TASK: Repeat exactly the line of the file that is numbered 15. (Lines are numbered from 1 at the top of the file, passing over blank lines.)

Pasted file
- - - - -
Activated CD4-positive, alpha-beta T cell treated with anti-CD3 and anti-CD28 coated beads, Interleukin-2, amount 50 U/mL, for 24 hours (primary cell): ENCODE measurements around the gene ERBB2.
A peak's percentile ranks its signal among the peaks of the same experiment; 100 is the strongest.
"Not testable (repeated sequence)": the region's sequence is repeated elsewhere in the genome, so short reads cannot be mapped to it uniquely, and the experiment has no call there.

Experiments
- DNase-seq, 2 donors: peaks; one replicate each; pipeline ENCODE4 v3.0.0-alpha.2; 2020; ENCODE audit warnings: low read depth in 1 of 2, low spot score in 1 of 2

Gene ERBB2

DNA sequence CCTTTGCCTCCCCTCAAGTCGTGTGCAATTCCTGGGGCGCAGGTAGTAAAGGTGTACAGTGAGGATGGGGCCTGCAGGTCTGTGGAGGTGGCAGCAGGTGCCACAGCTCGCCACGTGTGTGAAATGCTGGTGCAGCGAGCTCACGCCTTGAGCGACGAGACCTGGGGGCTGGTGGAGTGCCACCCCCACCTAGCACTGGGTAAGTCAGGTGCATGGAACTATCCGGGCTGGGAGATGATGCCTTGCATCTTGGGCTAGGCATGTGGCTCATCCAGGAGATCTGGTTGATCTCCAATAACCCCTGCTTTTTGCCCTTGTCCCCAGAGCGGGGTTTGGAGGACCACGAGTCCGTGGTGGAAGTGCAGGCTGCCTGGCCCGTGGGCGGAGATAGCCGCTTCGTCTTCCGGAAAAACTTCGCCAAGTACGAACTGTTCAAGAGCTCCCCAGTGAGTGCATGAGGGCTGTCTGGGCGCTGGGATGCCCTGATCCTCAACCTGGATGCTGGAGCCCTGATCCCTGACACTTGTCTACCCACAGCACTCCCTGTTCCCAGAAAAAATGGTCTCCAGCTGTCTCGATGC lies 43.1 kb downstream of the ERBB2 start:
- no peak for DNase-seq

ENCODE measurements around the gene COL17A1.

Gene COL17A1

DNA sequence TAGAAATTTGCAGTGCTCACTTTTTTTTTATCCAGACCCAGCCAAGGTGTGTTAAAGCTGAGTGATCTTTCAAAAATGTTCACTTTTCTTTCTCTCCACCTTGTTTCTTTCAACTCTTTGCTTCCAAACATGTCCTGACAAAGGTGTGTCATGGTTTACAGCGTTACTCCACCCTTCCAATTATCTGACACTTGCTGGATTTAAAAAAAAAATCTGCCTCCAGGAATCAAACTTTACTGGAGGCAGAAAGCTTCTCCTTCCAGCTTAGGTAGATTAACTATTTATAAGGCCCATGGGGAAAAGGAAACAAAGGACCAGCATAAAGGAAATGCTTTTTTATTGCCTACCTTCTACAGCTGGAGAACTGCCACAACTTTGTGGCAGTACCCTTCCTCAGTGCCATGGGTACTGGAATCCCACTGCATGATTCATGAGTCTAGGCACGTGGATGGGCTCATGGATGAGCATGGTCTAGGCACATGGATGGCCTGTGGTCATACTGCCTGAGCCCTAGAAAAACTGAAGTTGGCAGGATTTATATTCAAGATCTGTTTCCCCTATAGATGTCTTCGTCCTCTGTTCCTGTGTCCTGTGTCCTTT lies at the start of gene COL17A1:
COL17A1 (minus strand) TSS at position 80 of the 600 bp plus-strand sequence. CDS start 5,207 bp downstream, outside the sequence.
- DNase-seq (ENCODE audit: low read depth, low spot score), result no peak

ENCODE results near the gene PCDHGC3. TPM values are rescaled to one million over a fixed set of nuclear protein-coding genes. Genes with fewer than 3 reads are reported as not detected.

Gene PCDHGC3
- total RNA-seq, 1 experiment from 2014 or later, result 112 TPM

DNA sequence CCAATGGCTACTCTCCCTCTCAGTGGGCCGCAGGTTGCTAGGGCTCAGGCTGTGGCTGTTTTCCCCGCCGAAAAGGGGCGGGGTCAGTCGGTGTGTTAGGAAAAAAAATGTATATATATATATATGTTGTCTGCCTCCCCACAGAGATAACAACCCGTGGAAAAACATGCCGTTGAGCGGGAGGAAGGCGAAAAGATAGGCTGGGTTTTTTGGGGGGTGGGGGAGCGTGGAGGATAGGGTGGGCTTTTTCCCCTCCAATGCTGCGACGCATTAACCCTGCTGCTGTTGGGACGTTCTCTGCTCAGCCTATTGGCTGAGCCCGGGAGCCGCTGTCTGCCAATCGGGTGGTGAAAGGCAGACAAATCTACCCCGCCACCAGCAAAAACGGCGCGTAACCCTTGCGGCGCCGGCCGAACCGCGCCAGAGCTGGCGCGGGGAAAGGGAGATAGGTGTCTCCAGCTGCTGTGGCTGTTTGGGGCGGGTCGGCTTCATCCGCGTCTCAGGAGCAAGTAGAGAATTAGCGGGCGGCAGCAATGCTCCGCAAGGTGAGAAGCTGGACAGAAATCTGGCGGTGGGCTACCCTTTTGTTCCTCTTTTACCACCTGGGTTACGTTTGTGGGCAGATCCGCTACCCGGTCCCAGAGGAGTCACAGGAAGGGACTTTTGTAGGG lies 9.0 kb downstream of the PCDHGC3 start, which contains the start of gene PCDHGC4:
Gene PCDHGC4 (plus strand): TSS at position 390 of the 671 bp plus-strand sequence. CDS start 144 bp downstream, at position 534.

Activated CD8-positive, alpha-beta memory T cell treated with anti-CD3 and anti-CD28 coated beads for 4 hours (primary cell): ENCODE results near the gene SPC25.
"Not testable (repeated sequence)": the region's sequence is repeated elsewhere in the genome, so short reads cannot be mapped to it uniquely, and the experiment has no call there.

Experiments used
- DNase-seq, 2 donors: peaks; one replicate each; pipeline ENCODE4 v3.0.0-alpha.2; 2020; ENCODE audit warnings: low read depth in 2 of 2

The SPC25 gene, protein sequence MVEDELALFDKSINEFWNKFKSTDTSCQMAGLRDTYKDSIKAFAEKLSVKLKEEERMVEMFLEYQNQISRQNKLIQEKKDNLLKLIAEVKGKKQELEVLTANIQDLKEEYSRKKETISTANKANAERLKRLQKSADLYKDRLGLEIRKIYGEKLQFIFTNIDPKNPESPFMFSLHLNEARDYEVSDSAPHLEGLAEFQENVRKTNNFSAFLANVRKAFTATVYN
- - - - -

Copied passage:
Gene PCDHGC3